by Corey Mansfield
From transportive natural vistas to staged studio tableaux, the enigmatic scenes on view within Delaney Allen’s Getting Lost trace a personal, yet familiar, journey. After the death of his grandfather and the departure of his girlfriend, Allen felt isolated within grief. However, inspired by passages from Rebecca Solnit’s A Field Guide to Getting Lost, he sought solace from the stasis of his past amidst the untethered, infinite present of the road.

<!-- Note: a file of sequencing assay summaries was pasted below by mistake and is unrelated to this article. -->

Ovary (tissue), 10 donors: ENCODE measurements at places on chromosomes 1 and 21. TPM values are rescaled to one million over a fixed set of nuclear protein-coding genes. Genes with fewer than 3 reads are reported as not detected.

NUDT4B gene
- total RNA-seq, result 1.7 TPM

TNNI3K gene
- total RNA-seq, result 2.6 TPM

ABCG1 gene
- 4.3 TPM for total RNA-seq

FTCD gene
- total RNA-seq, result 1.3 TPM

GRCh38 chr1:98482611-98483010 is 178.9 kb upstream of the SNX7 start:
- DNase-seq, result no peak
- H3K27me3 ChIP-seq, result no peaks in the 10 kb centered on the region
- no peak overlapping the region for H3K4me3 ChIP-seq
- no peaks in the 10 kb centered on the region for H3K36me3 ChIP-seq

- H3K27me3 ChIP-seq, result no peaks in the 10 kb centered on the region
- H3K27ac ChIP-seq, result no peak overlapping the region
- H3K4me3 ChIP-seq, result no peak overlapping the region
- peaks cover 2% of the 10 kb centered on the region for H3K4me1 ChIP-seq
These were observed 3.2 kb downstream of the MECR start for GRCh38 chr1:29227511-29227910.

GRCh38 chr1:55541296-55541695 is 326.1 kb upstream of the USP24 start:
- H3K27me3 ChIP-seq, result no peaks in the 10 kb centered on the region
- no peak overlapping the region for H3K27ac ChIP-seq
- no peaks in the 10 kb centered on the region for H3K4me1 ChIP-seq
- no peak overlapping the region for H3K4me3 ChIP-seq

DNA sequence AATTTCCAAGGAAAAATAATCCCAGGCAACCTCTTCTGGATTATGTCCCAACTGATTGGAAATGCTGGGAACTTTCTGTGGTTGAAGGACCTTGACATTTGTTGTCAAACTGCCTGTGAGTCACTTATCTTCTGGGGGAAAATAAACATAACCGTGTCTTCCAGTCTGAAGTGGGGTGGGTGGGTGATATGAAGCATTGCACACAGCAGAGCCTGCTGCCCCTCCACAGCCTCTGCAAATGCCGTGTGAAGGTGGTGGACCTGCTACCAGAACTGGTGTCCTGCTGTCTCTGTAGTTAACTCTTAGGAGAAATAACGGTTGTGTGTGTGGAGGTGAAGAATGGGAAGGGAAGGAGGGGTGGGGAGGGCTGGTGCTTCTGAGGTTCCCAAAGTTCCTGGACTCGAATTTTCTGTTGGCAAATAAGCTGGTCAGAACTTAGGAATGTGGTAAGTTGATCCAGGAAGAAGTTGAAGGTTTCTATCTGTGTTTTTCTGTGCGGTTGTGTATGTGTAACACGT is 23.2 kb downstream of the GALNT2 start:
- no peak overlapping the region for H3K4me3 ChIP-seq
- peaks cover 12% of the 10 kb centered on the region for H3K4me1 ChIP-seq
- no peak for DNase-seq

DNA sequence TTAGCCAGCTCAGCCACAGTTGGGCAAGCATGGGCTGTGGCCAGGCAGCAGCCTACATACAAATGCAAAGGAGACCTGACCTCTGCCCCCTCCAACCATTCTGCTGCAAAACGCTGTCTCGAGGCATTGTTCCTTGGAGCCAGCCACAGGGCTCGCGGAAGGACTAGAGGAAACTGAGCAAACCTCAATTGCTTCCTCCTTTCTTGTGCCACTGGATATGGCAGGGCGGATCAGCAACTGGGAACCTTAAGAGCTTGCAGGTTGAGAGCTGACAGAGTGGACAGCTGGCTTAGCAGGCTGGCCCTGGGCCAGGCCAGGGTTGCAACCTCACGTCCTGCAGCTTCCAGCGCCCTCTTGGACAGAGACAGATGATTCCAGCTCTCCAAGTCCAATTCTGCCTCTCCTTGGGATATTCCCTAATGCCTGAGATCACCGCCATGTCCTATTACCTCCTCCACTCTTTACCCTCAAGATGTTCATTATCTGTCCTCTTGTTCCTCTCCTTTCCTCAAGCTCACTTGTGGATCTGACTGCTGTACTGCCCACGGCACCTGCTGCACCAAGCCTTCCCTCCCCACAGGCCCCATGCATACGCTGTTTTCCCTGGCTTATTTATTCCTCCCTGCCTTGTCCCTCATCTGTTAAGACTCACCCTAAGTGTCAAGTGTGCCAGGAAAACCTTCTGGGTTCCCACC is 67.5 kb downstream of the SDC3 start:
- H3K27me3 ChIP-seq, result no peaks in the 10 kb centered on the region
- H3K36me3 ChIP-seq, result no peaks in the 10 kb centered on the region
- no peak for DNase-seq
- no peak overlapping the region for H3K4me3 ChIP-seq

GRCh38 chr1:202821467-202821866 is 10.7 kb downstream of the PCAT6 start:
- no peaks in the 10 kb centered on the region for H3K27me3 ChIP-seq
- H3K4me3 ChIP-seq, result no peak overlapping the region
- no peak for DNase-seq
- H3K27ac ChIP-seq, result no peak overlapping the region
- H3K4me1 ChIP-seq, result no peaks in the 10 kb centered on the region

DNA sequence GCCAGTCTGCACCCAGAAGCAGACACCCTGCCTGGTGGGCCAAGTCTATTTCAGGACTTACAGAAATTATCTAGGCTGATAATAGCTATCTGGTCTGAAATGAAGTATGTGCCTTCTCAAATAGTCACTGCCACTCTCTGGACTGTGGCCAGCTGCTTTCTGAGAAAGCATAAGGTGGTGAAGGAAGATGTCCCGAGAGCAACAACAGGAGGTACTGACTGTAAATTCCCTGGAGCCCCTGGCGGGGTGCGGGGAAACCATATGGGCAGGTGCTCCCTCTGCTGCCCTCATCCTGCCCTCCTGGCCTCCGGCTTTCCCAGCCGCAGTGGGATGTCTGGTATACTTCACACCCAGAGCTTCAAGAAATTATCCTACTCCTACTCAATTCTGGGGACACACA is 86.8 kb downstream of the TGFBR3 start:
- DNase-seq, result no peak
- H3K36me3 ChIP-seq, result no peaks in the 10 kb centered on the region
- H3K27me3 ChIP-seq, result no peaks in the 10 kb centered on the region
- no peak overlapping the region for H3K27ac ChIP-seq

Upon first glance, Allen’s photographs from this process reflect the indoctrinated spirit of American exploration - Manifest Destiny, Ansel Adams, On The Road. However, prolonged examination reveals a more peculiar symbolism. The magnificent peaks and ethereal skies, alongside his experiments with synthetic light, color, and texture, are haunted by an anthropomorphic presence. Everyday rock accumulations and peculiar plant growths assume traces of the human hand while still-lifes of kitschy fabric and sculptural talisman emerge as chaotic altars to bygone loves. While Allen can never return to the specific moments or spirits captured within each image, he appears to learn to accept such loss through the controlled construction of photographic memories. As Solnit explains, “...the art is not one of forgetting but letting go.”